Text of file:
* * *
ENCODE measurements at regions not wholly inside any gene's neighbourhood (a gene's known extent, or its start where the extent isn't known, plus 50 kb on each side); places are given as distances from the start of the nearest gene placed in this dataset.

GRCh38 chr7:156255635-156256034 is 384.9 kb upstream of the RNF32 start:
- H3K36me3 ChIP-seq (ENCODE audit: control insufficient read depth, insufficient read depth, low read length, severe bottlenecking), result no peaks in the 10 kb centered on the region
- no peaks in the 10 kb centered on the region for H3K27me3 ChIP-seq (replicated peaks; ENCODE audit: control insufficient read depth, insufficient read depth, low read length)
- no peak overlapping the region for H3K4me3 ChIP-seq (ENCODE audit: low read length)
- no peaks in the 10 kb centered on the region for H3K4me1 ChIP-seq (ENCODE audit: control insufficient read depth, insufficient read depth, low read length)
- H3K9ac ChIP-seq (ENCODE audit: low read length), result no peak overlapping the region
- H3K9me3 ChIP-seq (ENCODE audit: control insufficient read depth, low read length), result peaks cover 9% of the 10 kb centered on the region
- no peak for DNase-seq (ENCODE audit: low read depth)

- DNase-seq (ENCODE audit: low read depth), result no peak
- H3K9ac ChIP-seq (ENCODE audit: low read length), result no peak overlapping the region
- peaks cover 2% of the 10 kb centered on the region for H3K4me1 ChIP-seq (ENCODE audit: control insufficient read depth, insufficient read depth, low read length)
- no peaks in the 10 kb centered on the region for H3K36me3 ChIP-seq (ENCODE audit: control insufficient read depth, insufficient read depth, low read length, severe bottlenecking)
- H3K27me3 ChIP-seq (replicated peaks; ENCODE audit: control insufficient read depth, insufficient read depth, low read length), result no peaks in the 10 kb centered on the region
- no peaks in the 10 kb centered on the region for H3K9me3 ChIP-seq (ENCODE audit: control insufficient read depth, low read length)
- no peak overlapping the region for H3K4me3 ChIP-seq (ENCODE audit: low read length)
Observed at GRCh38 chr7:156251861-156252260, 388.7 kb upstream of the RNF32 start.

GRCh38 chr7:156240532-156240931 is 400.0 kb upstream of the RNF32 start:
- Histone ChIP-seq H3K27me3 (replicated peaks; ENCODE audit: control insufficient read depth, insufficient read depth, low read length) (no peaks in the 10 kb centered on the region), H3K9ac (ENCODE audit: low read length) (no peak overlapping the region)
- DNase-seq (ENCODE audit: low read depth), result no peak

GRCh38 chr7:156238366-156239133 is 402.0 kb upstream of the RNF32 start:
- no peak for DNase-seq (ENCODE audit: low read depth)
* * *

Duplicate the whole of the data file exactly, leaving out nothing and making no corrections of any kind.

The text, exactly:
ENCODE measurements at regions not wholly inside any gene's neighbourhood (a gene's known extent, or its start where the extent isn't known, plus 50 kb on each side); places are given as distances from the start of the nearest gene placed in this dataset.

GRCh38 chr7:156255635-156256034 is 384.9 kb upstream of the RNF32 start:
- H3K36me3 ChIP-seq (ENCODE audit: control insufficient read depth, insufficient read depth, low read length, severe bottlenecking), result no peaks in the 10 kb centered on the region
- no peaks in the 10 kb centered on the region for H3K27me3 ChIP-seq (replicated peaks; ENCODE audit: control insufficient read depth, insufficient read depth, low read length)
- no peak overlapping the region for H3K4me3 ChIP-seq (ENCODE audit: low read length)
- no peaks in the 10 kb centered on the region for H3K4me1 ChIP-seq (ENCODE audit: control insufficient read depth, insufficient read depth, low read length)
- H3K9ac ChIP-seq (ENCODE audit: low read length), result no peak overlapping the region
- H3K9me3 ChIP-seq (ENCODE audit: control insufficient read depth, low read length), result peaks cover 9% of the 10 kb centered on the region
- no peak for DNase-seq (ENCODE audit: low read depth)

- DNase-seq (ENCODE audit: low read depth), result no peak
- H3K9ac ChIP-seq (ENCODE audit: low read length), result no peak overlapping the region
- peaks cover 2% of the 10 kb centered on the region for H3K4me1 ChIP-seq (ENCODE audit: control insufficient read depth, insufficient read depth, low read length)
- no peaks in the 10 kb centered on the region for H3K36me3 ChIP-seq (ENCODE audit: control insufficient read depth, insufficient read depth, low read length, severe bottlenecking)
- H3K27me3 ChIP-seq (replicated peaks; ENCODE audit: control insufficient read depth, insufficient read depth, low read length), result no peaks in the 10 kb centered on the region
- no peaks in the 10 kb centered on the region for H3K9me3 ChIP-seq (ENCODE audit: control insufficient read depth, low read length)
- no peak overlapping the region for H3K4me3 ChIP-seq (ENCODE audit: low read length)
Observed at GRCh38 chr7:156251861-156252260, 388.7 kb upstream of the RNF32 start.

GRCh38 chr7:156240532-156240931 is 400.0 kb upstream of the RNF32 start:
- Histone ChIP-seq H3K27me3 (replicated peaks; ENCODE audit: control insufficient read depth, insufficient read depth, low read length) (no peaks in the 10 kb centered on the region), H3K9ac (ENCODE audit: low read length) (no peak overlapping the region)
- DNase-seq (ENCODE audit: low read depth), result no peak

GRCh38 chr7:156238366-156239133 is 402.0 kb upstream of the RNF32 start:
- no peak for DNase-seq (ENCODE audit: low read depth)